THINAUN - COMPLETE WARRIOR (3.5) Light Weapon: +10,000 gp One-Handed Weapon or One Head of a Double Weapon: +15,000 gp Two-Handed Weapon or Both Heads of a Double Weapon: +20,000 gp This dark, glittering steel alloy holds an attraction to souls recently released from their bodies. Obviously, this has application for melee weapons. If a thinaun melee weapon is touching a creature when it dies, that creature’s soul is sucked into the weapon rather than passing on to its final reward. The soul remains in the thinaun weapon until the weapon is destroyed or another creature dies while touching the thinaun weapon (the new soul displaces the old one). Raise dead, resurrection, and similar spells won’t bring back a creature whose soul is trapped by a thinaun weapon unless the caster has the weapon in his possession. Because the soul is nearby, fewer material components are required for such spells: Reincarnation, raise dead, resurrection, and true resurrection require half as much of the relevant material component (unguents or diamonds) to cast if the soul is within a thinaun weapon. A thinaun weapon captures a soul from anyone killed while touching the weapon. This means that if the thinaun weapon’s wielder dies, her weapon captures her soul. Only melee weapons made primarily of metal can be crafted as thinaun weapons. Editor: Despite the belief that you can make ammunition out of this, you cannot. The RAW of it is that you have to make a weapon out of them. Still, the ability to capture a soul is a rare one and hard to duplicate by any other means.. What better way to keep a recurring enemy from recurring by sticking him in a dagger then leaving it in a box.
THISTLEDOWN SUIT - RACES OF THE WILD (3.5) Thistledown Suit: 250 gp Long used in the creation of lightweight padded armor by elven crafters, the silken fabric known as thistledown has recently been used in other armors as well by inventive halfling armor smiths. Any armor that normally incorporates an underlying layer of quilted fabric (including chain shirts, as well as any medium or heavy armor normally made of metal) can substitute a thistledown suit for the normal layer of fabric. This alteration increases the armor’s armor check penalty by 1 (because of the added bulk) but reduces its arcane spell failure chance by 5% (because the quilted thistledown makes the armor less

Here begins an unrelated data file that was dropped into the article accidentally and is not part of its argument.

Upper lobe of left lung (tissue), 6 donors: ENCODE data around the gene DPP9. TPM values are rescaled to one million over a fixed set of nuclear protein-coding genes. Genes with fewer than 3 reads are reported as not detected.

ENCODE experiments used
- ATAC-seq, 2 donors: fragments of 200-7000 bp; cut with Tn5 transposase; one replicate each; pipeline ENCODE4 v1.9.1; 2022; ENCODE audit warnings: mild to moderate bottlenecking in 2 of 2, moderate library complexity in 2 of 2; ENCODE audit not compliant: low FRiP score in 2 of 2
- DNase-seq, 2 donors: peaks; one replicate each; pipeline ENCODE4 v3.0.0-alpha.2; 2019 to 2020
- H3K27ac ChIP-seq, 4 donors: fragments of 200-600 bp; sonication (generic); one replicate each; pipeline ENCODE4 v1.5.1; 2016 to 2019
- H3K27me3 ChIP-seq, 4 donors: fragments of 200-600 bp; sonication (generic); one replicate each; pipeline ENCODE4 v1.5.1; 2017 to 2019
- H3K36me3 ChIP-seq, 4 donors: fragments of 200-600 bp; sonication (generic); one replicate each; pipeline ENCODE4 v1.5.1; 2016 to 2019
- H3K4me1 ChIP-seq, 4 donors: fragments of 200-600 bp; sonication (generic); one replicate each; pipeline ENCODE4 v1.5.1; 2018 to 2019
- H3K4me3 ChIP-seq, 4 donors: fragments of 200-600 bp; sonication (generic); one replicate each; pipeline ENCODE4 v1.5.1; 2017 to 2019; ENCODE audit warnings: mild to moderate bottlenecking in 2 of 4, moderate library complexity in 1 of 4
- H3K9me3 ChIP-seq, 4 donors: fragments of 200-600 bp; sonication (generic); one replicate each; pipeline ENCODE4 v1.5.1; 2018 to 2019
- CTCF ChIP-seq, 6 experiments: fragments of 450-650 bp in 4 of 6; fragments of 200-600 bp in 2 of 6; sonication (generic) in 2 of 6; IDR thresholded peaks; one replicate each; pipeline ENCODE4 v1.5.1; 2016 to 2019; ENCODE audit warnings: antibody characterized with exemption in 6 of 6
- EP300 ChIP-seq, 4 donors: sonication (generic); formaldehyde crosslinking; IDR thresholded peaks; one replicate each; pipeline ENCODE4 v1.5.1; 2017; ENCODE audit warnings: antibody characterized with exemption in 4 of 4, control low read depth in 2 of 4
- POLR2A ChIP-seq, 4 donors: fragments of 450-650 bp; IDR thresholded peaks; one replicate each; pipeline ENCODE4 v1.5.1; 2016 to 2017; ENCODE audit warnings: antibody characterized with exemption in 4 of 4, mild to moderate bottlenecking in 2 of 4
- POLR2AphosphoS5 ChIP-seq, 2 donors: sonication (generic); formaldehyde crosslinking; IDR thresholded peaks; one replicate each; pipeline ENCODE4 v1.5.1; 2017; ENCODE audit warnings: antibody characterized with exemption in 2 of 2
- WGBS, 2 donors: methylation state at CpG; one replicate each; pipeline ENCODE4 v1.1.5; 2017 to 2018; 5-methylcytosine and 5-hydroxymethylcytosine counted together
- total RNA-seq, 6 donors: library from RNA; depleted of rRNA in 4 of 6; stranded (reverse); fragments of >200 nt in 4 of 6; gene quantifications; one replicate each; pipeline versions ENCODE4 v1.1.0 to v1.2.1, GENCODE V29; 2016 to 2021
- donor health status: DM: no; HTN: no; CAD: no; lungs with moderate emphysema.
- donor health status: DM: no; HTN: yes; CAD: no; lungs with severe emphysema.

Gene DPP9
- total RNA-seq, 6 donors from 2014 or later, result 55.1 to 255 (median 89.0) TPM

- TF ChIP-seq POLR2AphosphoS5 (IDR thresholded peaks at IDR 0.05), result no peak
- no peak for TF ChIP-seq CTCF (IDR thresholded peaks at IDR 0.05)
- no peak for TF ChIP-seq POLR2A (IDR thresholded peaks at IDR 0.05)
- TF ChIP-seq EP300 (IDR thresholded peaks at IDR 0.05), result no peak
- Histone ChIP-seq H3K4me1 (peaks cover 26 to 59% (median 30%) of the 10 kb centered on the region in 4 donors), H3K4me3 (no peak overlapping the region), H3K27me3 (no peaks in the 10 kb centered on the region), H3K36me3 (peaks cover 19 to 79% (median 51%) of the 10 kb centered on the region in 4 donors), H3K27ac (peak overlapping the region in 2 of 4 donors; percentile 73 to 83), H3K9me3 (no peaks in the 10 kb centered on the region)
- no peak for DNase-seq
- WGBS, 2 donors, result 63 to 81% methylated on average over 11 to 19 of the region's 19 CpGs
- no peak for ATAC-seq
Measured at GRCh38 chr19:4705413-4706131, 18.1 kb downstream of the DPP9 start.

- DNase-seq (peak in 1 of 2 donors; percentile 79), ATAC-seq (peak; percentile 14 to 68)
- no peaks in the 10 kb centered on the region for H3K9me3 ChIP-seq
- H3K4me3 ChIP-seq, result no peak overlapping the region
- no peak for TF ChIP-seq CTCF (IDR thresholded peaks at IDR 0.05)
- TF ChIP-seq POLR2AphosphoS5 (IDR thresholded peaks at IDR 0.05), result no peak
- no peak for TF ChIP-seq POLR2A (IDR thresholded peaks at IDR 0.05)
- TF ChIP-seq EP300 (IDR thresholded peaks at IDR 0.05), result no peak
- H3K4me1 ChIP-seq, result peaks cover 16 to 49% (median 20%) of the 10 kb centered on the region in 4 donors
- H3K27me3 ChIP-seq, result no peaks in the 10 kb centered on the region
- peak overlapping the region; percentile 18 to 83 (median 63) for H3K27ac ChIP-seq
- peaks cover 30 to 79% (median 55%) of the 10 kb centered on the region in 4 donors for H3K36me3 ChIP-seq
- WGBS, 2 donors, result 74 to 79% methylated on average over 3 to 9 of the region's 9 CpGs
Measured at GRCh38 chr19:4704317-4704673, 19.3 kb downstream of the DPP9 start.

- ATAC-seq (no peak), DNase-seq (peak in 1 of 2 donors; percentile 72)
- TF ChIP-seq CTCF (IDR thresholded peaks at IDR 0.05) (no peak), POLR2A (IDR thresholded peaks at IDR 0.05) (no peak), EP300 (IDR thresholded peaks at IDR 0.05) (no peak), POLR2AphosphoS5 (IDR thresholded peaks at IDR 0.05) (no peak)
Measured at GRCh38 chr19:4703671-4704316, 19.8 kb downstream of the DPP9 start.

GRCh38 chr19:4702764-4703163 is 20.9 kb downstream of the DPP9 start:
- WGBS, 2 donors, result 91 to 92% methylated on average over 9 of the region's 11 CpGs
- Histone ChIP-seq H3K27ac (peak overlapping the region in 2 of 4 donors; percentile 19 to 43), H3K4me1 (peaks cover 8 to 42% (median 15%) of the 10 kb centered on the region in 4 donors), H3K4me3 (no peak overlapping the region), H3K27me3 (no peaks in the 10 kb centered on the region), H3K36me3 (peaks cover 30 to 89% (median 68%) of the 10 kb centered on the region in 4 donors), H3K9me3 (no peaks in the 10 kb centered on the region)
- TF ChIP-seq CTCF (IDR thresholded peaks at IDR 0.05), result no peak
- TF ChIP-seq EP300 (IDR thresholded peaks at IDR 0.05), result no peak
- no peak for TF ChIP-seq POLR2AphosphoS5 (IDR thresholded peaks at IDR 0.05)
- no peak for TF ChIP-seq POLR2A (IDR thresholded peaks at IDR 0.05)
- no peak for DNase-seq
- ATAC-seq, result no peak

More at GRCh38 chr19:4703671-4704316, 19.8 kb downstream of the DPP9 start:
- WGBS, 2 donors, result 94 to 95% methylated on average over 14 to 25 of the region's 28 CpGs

restrictive for somatic gestures). A thistledown suit requires a DC 15 Craft (tailoring) check to create. It adds no weight to a suit of armor. Editor:
TOUCHSTONE BLADE - PLANAR HANDBOOK (3.5) Accessory Cost: +200 gp A touchstone blade is a non-magical masterwork sword or other weapon forged from metal found at the site of a planar touchstone—thus qualifying it as the portable object required by the Planar Touchstone feat. The cost of a touchstone blade is equal to the cost of the weapon plus 500 gp (300 gp for the masterwork weapon, plus another 200 gp for the connection to the planar touchstone). Such items are understandably rare and sold even more rarely, given the magical benefit they can provide. Editor: Campaign specific and in most cases not very useful. Technically speaking, any type of metal can be touchstone.
URDRUKAR - ARMS AND EQUIPMENT GUIDE (3.0) Armor and Shield: +500 gp/lb Urdrukar, often referred to as “mind steel”, is a dark metal found only in the deepest recesses of the Underdark. Naturally resistant to divination magic, items made from urdrukar are greatly prized by those who do not wish to be found. Every 5 pounds of urdrukar that a character wears or carries increases the DC for all attempts to scry on that character by +2. Armor and shields made from urdrukar have double the normal arcane spell failure chance. Urdrukar is heavier and harder to work with than most other metals: Armor made from it tends to be somewhat clumsier, making gestures more difficult. Urdrukar has a hardness of 15 and 30 hit points per inch of thickness. Metal items made from urdrukar cost an additional 500 gp per pound. Editor: Get a Nondetection spell cast on you.